It doesn’t get much more vulnerable than opening yourself up through a visual display that rips off all of your layers and exposes the deepest parts of your inner being to the public. That’s exactly what local artist Mikaela Sheldt has done through “Paint and Process.”
Currently displayed upstairs in the Pensacola Museum of Art, “Paint and Process” is her first solo museum show. On view through Nov. 30, the show includes work that Sheldt created in the two months preceding the exhibit’s opening at the Oct. Gallery Night.
As she embarked on this body of work, Sheldt challenged herself.
“Let’s see what two months out of my studio looks like,” she said.
“That’s sort of what my goal was. I knew everything would be coherent without even trying. It was all going to be coming from the same place.”
While the show naturally embodies explorations Sheldt cites as evident across all of her art—universality of emotion, vulnerability, honesty, scale, and process—for this particular body of work, she decided to take an even more personal approach.
For “Paint and Process” five paintings line a single gallery wall, while her sixth and largest painting stands on a wall of its own. With the exception of her largest piece, all are self-portraits.
“Being an artist—and life in general—is going to these really scary places and tackling them. As an artist, doing a show of self-portraits and then having them all be naked and having them all be very real emotions…they’re getting at these things I feel and have felt,” said Sheldt.
“They’re subtle emotions. Blink and you’ll miss it like an intake of air—the pause between the inhale and exhale. They’re very private. And they’re really quiet. Even the color palette is really subdued.”
This collection represents the first series of paintings she has done entirely in ink.
“They are painted in layers. There’s a lot of transparency—so the first marks made on the surface are still present in the final piece alongside the most refined marks,” she said. “Even in the method of painting there is a sort of vulnerability and a sort of being exposed. My approach to the paintings is very naked, and raw and just kind of organic.”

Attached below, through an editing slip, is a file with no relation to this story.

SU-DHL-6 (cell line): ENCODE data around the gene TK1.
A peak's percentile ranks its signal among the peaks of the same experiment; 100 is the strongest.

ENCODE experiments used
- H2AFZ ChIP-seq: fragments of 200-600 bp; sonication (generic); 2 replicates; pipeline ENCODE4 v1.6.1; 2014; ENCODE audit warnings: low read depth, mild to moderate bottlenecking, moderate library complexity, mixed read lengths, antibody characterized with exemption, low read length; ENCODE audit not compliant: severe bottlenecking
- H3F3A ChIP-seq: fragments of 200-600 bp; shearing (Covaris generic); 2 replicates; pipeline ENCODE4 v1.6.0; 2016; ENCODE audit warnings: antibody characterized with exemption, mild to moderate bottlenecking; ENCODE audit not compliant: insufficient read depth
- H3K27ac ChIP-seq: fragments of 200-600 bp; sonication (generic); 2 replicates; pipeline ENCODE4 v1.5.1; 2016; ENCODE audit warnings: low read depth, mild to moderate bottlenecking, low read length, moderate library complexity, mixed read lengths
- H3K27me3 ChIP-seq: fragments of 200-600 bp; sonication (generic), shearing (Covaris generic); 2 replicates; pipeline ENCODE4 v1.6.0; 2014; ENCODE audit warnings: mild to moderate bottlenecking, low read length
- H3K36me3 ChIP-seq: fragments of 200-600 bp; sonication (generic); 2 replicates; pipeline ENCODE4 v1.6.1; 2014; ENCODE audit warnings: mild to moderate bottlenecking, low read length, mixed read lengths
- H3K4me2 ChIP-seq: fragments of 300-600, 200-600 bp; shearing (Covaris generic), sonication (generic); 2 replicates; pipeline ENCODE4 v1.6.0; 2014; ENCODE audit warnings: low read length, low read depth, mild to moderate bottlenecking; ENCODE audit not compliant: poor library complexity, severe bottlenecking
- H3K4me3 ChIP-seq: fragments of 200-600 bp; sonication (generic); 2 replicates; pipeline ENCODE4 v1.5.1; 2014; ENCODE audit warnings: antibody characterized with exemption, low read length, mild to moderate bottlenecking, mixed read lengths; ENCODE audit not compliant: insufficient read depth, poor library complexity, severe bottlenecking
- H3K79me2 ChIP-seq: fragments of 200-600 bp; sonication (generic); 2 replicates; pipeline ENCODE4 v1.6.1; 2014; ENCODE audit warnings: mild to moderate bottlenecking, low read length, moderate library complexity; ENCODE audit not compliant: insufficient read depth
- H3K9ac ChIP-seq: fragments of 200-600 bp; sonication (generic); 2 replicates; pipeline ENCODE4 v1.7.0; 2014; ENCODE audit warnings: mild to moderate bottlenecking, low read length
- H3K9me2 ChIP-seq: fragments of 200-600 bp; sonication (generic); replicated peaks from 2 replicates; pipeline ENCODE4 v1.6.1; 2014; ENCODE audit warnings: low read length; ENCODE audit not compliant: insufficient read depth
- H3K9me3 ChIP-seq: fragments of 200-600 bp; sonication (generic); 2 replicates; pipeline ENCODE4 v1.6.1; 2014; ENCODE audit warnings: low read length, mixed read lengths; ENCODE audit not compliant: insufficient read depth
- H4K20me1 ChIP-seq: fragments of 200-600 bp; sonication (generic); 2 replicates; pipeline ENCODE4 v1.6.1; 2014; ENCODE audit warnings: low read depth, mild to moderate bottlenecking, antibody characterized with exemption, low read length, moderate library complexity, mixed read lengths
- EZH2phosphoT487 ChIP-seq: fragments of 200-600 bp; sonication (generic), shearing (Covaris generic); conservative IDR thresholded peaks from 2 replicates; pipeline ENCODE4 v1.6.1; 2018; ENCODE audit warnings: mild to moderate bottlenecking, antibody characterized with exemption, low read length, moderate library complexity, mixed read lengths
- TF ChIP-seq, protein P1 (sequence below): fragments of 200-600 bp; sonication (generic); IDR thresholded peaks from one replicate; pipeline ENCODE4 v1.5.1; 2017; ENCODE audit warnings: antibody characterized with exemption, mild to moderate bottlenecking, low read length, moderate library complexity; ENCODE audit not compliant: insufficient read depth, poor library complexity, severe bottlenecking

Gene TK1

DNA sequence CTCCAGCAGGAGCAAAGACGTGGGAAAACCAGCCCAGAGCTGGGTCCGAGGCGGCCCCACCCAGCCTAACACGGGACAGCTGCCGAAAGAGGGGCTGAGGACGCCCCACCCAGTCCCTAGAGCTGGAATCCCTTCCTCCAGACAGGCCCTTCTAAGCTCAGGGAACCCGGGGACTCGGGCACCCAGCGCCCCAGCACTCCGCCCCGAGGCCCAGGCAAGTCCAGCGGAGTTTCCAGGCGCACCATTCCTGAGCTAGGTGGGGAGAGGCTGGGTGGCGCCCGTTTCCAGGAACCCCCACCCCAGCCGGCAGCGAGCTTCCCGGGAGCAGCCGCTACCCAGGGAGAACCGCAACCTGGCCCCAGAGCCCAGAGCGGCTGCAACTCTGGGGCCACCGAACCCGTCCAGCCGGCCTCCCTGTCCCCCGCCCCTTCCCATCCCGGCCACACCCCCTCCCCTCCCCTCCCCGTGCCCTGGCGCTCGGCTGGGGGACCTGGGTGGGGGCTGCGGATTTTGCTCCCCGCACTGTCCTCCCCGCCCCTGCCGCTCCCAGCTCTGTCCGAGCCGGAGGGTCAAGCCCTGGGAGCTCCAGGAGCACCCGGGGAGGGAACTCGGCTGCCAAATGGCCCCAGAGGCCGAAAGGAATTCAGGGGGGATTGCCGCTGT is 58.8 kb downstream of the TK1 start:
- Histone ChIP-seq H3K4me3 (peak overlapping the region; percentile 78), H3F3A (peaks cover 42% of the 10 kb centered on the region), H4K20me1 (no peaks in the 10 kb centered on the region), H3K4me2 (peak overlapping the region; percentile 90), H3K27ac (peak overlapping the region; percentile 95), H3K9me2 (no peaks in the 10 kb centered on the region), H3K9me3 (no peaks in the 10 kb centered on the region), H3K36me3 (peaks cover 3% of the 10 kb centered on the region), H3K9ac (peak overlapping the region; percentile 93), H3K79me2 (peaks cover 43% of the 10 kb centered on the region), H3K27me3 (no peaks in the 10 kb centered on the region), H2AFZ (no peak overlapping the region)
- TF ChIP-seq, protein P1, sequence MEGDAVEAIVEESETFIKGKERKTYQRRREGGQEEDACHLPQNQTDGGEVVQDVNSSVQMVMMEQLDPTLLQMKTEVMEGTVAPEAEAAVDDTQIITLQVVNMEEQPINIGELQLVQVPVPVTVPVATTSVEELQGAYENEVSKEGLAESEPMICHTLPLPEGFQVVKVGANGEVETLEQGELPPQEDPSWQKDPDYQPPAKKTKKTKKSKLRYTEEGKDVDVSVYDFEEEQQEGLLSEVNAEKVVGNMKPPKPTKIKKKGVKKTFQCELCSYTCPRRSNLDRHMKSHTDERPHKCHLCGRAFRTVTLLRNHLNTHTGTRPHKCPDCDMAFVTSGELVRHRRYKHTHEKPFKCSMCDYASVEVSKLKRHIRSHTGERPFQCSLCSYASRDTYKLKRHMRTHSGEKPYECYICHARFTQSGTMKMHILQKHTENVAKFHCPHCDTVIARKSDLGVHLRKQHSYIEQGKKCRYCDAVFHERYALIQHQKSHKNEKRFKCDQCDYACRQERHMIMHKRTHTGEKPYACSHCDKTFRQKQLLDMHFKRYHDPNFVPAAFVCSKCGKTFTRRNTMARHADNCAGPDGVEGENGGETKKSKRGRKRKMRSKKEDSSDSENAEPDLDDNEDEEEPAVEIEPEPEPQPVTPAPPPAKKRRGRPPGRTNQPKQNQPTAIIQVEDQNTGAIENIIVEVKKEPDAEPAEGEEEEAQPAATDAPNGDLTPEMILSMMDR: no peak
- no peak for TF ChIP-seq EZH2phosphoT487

Realizing she had developed quite a number of sketches during the two months as she worked through the paintings, she decided to cover an entire wall with them as part of the show.
“It’ll show the process and help people connect with the work and me as the artist,” she decided. “People in Pensacola aren’t used to seeing that stuff, much less pieces without frames.”
For Sheldt, this show, and the entirety of her art are about conveying truth—truth that’s inside.
“It’s not about making paintings,” she said. “It’s about conveying that truth most effectively, most honestly and most vulnerably.”
This extends across all mediums she places her hands on.
“The medium fits what you’re trying to say or the project fits what’s inside you. For me these projects—like what I worked on for the museum—come to the surface when I’ve done enough work getting at whatever sort of nugget of truth is inside me that needs to come out,” she said.
Although making art is both a means of self-expression and a primary form of communication for Sheldt, being an artist is something that she admits running from in the past—something that eventually caught up to her.
After beginning her collegiate studies pursuing the linear, more concrete world of physics, she embarked on a journey toward pursuing a math degree at Agnes Scott College. It was here, while simultaneously dabbling in the world of art and working in a studio space, Sheldt ended up dropping math to complete her Bachelors of Arts degree in visual arts.
“Art chose me in a lot of ways. I was not chasing it down,” she said. “You can’t escape identity. It always comes back to get you.”
Within the last year, Sheldt has created a space in time where she keeps herself as her primary focus, her art second, and her community third. Pensacola, the home she elected to return to for the sake of making art, has helped her understand the value and the importance of connecting with her community as a part of her artistic process.
“I don’t want to make art and force it on the community. I want to bring the community into my work and into my process,” she said.
Along with extending her arms out wide to the community and welcoming them in through her painting, there is another key element that is a foundational part of Sheldt’s creative process and also part of the current museum exhibit—her poetry.
“I write in order to make sense of everything that’s in my head,” she said. “If I’ve been able to take crazy emotions, abstract images and thoughts and put them into a poem, then that really helps me know what I’m going to be painting.”
After assuring herself, “Mikaela you want to show the process, and this writing is part of the process,” she decided to place her poems on the PMA gallery walls alongside her paintings, revealing her poetry outside of the poetry community for the first time.
Friday Nov. 22, Sheldt will be extracting the words off the static pages affixed to the walls, and bringing them to life for her performance event, “Poetry and Process.”
“It’s all coming together,” said Sheldt. “It all belongs together and it belongs with the community—with the people who are all such a part of my process.”
For the event, Sheldt will not just be telling a story, she will be telling her story.
“Art has a really unique way of helping us connect. It feels beautiful to take this thing I’ve created and share it to bring people into my world,” she said.
“My goal is to take the audience by the hand and bring them on this journey of what has gone on in my world in the last year and how this art has come up out of it.”
POETRY AND PROCESS
WHAT: Artist Talk and Poetry Performance by Mikaela Sheldt
WHEN: 6 – 7:30 p.m. Friday, Nov. 22
WHERE: Pensacola Museum of Art, 407 S. Jefferson
DETAILS: pensacolamuseum.org or 432-6247